Gardeners with experience and a green thumb know a secret for increasing the plant population in your landscape at very low cost. It takes a little bit of skill and a lot of patience, but propagating your own plants – growing plants from cuttings – is a fun way to get more of your favorite garden species. Taking clippings and rooting them is the easiest way to do this. While there is no guarantee of success, a few basic steps increase the chances of successful new plants from cuttings.
Shrub and Tree Cuttings
Not all tree and shrub species will root from cuttings. It’s a good idea to check a detailed propagation handbook or plant guide before you spend time trying to root a particular species. Use sharp pruners to make your cuttings. Generally, you should cut about six to eight inches of year old growth. Make your cut at an angle. Strip any leaves off the bottom two or three inches of the cutting.
A well draining potting soil or sand works for most cuttings. It is hard to predict how cuttings will respond; you might try some in soil and some in sand. There are a few species that will root with just water. Place the cutting about two inches deep in the rooting media. Keep the soil or sand moist; a plant mister is a handy tool for this.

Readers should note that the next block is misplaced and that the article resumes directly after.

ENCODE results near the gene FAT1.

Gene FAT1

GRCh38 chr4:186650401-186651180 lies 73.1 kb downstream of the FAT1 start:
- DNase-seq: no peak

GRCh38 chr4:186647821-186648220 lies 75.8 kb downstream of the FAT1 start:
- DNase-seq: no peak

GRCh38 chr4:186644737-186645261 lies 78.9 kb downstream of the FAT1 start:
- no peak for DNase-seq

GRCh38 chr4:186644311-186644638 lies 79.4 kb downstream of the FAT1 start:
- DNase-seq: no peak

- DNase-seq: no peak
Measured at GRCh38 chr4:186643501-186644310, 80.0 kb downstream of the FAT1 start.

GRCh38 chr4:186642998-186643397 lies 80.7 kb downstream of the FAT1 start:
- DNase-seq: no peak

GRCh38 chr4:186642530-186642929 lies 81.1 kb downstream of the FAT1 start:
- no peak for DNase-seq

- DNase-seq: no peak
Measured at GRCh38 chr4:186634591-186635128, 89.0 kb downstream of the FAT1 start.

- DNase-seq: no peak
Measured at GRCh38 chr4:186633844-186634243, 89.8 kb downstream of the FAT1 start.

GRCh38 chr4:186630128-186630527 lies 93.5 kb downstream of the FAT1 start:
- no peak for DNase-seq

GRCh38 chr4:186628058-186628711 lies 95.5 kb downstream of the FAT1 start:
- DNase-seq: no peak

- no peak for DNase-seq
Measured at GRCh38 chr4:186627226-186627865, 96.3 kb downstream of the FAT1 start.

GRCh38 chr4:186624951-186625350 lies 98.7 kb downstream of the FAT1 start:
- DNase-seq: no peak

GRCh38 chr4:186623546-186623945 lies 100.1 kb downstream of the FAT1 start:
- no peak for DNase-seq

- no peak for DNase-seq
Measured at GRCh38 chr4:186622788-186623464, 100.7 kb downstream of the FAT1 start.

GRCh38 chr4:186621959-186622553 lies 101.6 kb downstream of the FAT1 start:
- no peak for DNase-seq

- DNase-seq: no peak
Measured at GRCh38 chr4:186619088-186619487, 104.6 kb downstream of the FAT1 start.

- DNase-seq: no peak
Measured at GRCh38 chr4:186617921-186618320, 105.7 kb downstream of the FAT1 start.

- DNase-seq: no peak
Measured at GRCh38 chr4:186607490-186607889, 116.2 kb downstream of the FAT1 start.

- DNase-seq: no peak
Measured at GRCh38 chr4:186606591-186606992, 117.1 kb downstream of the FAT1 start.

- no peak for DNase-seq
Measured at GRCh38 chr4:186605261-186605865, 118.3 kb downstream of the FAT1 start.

If the leaves on the cutting wilt in the first few days, your cutting will not survive. If the leaves look healthy and normal after a few days, you may be on your way to success. Sometimes, creating a mini-greenhouse by placing a plastic bag over the cutting and its pot helps the cuttings to root.
Do not be in a hurry to replant your cuttings. You want to make sure there is good root growth so the new plant will survive. It’s fine to wait several weeks or even a couple of months. Generally, spring and fall are the best times to take and grow new cuttings.
There are a number of commercially available compounds that stimulate new root growth on cuttings. Again, there is no guarantee of success, but for most species, they will increase the odds that your cutting produces new growth. Both powders and gels are available. Dip the end of the cutting in the compound before you place it in the soil or sand. Some plant propagators recommend scratching the stem of the cutting in addition to using the compound.
As you may have gathered, there is no one method that works for all plants, all the time. The recommendations above work for many plants, most of the time. There is a lot of trial and error involved in rooting cuttings. Over time, you will discover what works best for your favorite plant species. Then, you will experience the fun and excitement of producing your own plants for your garden, becoming an even more dedicated and knowledgeable gardener in the process.